For all studies we take simple body measurements such as weight, height, hip and waist circumferences (see the images below). Weight and height can be used to calculate your body mass index (BMI) which is used as a simple indicator of whether you are at a healthy weight for your height. A “normal” BMI is between 18.5 and 25 kg/m2. Above this is considered “overweight” and above 30 kg/m2 is classified as “obese”.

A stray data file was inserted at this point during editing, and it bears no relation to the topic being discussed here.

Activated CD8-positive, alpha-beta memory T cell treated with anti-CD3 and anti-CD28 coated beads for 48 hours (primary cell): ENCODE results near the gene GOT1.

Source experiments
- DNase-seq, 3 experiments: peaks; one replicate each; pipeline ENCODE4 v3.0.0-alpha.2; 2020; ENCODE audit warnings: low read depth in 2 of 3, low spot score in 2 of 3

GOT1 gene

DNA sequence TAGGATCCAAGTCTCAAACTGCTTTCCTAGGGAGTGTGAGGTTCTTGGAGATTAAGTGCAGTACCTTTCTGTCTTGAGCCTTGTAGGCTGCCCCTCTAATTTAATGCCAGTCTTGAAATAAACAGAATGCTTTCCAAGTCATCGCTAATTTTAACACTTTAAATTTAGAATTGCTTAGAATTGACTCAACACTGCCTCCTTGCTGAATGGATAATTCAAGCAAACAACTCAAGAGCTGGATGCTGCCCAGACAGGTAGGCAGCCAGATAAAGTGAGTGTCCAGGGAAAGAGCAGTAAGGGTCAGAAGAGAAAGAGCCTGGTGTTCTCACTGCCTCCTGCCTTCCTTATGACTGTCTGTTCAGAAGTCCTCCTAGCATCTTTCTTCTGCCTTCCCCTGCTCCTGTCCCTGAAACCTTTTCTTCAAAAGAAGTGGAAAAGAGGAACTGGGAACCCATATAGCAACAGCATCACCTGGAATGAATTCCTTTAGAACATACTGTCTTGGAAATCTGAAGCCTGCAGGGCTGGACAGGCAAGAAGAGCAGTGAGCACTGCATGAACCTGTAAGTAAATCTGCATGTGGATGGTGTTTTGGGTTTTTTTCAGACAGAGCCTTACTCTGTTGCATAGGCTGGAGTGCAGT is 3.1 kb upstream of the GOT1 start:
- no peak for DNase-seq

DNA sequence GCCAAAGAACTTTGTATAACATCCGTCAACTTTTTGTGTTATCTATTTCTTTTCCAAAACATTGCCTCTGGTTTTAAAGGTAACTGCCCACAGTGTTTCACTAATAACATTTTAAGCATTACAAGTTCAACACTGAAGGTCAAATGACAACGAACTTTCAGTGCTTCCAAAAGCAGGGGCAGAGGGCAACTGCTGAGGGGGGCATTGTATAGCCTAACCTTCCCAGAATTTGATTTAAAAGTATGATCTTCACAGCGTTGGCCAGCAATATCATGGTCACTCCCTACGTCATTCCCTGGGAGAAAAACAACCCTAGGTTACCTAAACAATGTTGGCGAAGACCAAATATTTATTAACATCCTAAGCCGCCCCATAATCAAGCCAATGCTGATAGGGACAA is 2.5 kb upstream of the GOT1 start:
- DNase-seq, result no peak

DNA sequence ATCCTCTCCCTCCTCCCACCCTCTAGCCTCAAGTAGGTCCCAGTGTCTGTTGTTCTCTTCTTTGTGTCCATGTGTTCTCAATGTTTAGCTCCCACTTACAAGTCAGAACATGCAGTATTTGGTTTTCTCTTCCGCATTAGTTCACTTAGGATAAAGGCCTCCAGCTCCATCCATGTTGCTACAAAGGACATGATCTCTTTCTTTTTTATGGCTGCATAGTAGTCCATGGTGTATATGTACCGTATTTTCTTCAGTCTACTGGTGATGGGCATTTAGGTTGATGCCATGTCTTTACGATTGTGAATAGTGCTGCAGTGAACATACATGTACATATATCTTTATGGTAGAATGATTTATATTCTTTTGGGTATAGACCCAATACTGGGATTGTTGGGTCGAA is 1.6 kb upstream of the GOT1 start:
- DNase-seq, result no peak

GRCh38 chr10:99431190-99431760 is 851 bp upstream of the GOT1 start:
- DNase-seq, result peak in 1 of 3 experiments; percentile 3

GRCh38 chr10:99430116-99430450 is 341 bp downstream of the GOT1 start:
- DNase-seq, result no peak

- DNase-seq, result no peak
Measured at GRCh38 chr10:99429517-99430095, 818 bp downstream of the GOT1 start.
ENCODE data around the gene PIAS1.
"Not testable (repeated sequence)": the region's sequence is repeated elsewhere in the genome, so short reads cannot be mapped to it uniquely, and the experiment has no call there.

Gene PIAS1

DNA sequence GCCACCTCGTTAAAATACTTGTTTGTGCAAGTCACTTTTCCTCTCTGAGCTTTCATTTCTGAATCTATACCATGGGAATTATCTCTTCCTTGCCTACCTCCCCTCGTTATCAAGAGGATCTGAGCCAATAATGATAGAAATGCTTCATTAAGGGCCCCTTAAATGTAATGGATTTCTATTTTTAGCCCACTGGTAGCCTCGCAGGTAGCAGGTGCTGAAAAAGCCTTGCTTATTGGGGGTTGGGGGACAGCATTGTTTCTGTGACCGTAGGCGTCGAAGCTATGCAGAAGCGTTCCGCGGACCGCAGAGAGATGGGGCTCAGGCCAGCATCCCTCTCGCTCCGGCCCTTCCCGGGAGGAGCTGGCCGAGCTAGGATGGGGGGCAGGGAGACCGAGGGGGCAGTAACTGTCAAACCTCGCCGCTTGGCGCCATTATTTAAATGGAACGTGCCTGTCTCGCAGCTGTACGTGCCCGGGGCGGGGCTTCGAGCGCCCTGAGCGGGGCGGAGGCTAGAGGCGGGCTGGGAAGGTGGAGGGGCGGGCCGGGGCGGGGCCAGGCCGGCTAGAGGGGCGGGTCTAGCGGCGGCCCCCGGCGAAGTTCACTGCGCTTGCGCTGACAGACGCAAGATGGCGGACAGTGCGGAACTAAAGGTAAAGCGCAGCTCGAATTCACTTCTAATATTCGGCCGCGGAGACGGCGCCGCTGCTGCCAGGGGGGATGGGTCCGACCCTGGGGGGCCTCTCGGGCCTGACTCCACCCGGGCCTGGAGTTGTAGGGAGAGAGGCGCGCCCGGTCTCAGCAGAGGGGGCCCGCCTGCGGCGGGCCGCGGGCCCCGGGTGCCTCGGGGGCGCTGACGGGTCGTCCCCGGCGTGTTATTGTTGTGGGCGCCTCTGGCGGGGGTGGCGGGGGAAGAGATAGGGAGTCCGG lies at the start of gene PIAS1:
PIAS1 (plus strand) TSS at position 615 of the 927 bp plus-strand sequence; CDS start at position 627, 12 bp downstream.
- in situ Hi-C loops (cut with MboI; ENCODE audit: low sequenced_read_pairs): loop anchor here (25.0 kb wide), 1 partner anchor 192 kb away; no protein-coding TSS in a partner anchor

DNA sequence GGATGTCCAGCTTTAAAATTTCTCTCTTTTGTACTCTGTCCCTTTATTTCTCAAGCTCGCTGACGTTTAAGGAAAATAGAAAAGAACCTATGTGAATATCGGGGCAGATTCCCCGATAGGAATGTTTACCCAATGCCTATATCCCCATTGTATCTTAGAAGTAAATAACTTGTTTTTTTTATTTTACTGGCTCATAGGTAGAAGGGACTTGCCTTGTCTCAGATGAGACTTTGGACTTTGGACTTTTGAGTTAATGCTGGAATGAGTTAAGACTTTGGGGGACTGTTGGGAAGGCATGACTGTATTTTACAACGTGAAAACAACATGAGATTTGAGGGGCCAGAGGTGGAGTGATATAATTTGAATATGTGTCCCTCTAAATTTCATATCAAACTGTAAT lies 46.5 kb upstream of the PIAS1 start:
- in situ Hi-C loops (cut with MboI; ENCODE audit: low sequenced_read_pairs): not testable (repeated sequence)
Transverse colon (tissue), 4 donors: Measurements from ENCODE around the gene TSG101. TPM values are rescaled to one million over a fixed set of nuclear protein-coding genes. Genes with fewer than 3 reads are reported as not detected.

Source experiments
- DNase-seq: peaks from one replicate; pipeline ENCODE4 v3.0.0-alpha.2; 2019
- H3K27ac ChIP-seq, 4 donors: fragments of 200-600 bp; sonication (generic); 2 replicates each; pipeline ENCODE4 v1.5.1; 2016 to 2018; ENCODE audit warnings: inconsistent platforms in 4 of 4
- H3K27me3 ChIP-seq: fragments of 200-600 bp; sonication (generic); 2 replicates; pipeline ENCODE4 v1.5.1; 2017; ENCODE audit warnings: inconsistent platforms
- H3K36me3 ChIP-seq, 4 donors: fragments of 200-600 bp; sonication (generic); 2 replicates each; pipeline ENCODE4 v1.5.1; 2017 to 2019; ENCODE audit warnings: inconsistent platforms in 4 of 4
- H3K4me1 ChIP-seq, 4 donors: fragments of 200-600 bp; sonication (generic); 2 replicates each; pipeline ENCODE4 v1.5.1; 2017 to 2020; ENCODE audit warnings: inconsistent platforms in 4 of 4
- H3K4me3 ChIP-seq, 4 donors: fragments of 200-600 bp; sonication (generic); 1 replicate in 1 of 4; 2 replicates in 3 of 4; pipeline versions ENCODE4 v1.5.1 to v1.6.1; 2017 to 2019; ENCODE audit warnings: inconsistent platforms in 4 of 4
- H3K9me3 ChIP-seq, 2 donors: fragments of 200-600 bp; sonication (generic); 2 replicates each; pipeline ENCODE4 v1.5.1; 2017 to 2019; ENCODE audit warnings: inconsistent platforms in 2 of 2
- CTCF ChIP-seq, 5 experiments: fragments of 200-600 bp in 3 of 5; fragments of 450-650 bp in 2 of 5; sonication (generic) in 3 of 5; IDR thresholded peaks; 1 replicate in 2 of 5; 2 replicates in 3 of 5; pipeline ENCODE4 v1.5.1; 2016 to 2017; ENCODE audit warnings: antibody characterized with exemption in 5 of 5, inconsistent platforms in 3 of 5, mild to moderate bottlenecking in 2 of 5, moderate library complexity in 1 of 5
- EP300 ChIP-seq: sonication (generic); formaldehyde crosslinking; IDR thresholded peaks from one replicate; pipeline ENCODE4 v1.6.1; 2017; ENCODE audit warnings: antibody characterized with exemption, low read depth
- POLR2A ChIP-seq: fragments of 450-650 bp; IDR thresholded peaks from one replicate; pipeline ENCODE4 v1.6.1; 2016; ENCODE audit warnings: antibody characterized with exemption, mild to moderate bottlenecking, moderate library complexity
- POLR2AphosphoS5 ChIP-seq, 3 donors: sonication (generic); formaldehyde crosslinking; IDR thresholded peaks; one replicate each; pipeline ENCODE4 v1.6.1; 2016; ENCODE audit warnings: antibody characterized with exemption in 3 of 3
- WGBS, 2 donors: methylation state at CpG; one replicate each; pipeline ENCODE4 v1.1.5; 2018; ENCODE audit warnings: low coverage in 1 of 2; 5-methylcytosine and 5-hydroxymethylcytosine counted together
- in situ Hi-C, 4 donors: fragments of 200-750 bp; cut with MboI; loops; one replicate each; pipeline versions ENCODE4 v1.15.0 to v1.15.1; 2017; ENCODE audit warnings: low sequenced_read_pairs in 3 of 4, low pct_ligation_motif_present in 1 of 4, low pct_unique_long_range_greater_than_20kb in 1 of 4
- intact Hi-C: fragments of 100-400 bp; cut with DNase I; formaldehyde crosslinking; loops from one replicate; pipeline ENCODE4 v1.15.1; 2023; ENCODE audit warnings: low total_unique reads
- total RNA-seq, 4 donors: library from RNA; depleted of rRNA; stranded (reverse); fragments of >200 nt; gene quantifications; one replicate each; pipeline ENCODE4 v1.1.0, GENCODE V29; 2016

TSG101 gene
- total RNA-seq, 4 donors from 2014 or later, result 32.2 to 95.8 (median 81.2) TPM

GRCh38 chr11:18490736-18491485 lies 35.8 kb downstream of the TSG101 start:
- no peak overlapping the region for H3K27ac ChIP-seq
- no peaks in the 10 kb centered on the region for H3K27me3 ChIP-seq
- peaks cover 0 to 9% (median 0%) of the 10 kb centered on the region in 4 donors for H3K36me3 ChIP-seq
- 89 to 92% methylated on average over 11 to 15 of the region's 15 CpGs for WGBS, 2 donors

We use waist and hip circumferences to study body fat patterning. When waist circumference is used together with hip circumference it is indicative of the masculine (upper body) or feminine (lower body) distribution of fat. People with a high waist to hip ratio (“apple shaped” individuals) are more at risk of metabolic disorders such as obesity and diabetes than those who have a low waist to hip ratio (the “pear shaped” individuals).
We take these measurements over light clothing, but we would ask you to remove anything heavy from your pockets for some of the measures.